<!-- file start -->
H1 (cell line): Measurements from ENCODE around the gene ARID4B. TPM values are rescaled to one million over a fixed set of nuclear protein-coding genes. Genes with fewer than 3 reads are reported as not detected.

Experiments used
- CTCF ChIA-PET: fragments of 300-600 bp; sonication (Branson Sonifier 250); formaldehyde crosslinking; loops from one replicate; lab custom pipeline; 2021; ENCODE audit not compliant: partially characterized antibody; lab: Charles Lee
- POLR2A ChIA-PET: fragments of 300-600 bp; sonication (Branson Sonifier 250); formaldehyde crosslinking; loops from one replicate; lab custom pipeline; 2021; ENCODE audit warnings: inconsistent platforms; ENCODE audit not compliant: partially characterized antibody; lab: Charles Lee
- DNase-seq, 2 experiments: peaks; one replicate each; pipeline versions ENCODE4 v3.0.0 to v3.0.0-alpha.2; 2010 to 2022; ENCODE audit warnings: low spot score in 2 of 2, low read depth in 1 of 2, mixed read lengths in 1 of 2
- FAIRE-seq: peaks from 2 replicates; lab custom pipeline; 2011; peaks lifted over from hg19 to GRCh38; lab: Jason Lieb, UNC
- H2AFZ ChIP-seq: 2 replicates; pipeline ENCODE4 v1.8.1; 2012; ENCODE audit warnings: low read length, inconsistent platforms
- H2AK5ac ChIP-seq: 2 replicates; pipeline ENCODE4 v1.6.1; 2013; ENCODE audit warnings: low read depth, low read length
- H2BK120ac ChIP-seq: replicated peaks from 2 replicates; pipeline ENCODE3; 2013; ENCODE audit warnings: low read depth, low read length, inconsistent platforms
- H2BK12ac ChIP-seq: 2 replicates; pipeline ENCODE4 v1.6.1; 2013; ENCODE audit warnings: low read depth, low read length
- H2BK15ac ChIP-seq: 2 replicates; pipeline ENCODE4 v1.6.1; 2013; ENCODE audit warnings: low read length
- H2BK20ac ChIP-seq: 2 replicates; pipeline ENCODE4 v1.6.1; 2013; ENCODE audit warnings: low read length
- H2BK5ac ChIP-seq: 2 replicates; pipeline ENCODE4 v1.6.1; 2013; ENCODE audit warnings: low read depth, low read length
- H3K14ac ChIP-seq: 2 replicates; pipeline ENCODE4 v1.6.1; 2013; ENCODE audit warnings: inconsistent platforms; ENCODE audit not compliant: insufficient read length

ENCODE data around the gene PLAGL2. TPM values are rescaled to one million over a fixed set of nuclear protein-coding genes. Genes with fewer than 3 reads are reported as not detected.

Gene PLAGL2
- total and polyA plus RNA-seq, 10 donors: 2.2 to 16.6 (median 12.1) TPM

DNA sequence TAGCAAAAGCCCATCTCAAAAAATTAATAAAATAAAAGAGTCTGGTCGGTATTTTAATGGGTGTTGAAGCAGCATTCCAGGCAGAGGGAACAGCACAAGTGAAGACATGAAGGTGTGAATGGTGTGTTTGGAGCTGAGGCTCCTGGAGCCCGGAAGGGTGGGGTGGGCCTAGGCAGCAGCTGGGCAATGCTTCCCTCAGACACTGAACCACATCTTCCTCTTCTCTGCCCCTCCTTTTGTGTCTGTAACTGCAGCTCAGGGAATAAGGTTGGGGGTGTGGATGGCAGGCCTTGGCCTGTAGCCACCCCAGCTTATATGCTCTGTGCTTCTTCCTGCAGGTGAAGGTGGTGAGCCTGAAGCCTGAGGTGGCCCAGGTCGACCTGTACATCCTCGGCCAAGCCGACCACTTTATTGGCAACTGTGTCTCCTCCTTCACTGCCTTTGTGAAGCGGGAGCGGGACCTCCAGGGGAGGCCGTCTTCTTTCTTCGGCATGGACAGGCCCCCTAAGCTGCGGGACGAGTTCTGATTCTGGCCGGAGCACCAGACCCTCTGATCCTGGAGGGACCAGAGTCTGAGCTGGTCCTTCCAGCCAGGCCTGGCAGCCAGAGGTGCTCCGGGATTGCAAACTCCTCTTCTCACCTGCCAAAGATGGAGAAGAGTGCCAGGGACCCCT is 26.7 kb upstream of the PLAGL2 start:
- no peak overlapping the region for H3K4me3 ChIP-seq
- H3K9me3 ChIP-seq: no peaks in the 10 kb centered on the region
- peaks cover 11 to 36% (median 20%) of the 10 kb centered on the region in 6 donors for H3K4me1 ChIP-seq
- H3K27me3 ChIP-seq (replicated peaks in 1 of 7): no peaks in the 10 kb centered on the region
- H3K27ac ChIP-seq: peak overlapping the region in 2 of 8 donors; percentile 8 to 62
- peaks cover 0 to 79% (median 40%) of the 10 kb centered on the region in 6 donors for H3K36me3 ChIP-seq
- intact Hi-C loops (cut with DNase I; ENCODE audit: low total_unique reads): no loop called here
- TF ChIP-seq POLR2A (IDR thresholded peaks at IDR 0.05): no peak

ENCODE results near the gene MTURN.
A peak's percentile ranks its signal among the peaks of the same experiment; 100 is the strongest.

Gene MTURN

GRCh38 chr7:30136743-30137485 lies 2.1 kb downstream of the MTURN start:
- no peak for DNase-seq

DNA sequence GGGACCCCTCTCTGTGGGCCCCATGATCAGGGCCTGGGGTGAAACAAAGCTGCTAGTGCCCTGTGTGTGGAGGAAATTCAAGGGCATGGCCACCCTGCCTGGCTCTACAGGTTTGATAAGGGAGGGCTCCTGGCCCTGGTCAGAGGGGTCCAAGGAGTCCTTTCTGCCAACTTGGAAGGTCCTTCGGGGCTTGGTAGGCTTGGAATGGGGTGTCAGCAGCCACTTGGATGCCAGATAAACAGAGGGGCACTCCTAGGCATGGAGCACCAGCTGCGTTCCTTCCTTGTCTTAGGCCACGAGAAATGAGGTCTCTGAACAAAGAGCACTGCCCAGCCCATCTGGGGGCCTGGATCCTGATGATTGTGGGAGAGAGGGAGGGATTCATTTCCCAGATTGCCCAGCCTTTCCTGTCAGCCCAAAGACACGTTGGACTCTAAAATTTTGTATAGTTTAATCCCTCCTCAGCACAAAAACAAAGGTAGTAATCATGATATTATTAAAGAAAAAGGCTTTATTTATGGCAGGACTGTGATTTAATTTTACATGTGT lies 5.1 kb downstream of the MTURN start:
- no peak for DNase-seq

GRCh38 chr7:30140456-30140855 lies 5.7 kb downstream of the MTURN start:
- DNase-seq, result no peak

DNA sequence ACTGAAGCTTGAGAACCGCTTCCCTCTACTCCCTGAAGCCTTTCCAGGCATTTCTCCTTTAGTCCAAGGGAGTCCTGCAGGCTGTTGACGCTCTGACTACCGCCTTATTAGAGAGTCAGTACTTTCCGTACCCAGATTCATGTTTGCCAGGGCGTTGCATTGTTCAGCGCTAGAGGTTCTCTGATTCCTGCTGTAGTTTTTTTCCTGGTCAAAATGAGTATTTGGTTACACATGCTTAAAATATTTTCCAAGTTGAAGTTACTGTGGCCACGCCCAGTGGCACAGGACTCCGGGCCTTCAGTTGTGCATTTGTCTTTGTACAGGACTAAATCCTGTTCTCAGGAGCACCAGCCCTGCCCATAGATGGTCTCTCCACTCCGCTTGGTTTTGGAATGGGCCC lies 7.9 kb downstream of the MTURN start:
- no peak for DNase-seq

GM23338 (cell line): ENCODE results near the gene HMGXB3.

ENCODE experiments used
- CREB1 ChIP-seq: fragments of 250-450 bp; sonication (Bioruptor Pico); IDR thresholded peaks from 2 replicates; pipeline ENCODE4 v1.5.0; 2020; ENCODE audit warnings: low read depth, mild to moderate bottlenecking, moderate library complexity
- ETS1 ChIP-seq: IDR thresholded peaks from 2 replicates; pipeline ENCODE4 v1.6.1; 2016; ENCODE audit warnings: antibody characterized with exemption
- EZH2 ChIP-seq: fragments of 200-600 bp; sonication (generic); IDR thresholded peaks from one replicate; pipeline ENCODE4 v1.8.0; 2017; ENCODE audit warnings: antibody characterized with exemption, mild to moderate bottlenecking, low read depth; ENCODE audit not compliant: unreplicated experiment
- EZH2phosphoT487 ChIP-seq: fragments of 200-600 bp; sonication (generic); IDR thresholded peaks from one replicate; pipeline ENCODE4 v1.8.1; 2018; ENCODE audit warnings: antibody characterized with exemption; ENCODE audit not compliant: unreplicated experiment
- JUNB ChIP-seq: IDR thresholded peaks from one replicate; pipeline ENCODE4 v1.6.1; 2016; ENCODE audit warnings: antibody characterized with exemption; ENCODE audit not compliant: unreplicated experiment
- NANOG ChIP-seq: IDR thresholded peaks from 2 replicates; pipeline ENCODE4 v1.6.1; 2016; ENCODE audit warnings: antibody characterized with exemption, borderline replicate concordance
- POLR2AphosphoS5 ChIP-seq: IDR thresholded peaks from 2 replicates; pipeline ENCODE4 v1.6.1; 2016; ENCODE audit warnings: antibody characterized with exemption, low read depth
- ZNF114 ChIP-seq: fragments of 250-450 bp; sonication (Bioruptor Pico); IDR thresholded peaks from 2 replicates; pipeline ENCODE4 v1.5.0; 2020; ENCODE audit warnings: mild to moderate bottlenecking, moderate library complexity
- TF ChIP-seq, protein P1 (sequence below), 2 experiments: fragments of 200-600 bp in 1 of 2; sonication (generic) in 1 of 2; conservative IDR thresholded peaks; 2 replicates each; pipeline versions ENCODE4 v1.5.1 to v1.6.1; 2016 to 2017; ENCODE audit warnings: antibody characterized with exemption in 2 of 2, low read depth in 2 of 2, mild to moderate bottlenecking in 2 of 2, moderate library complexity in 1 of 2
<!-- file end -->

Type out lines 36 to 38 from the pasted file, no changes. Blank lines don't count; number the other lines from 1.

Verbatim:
DNA sequence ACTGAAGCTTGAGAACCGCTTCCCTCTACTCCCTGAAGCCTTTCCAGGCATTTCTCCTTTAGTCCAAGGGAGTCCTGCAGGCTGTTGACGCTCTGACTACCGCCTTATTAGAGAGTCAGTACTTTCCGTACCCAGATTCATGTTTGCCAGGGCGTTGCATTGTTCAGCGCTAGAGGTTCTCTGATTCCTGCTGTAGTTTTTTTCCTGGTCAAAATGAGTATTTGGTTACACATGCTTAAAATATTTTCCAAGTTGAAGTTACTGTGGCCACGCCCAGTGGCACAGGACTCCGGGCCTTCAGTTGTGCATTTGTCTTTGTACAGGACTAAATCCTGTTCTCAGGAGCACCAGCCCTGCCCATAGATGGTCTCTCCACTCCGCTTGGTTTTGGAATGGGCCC lies 7.9 kb downstream of the MTURN start:
- no peak for DNase-seq

GM23338 (cell line): ENCODE results near the gene HMGXB3.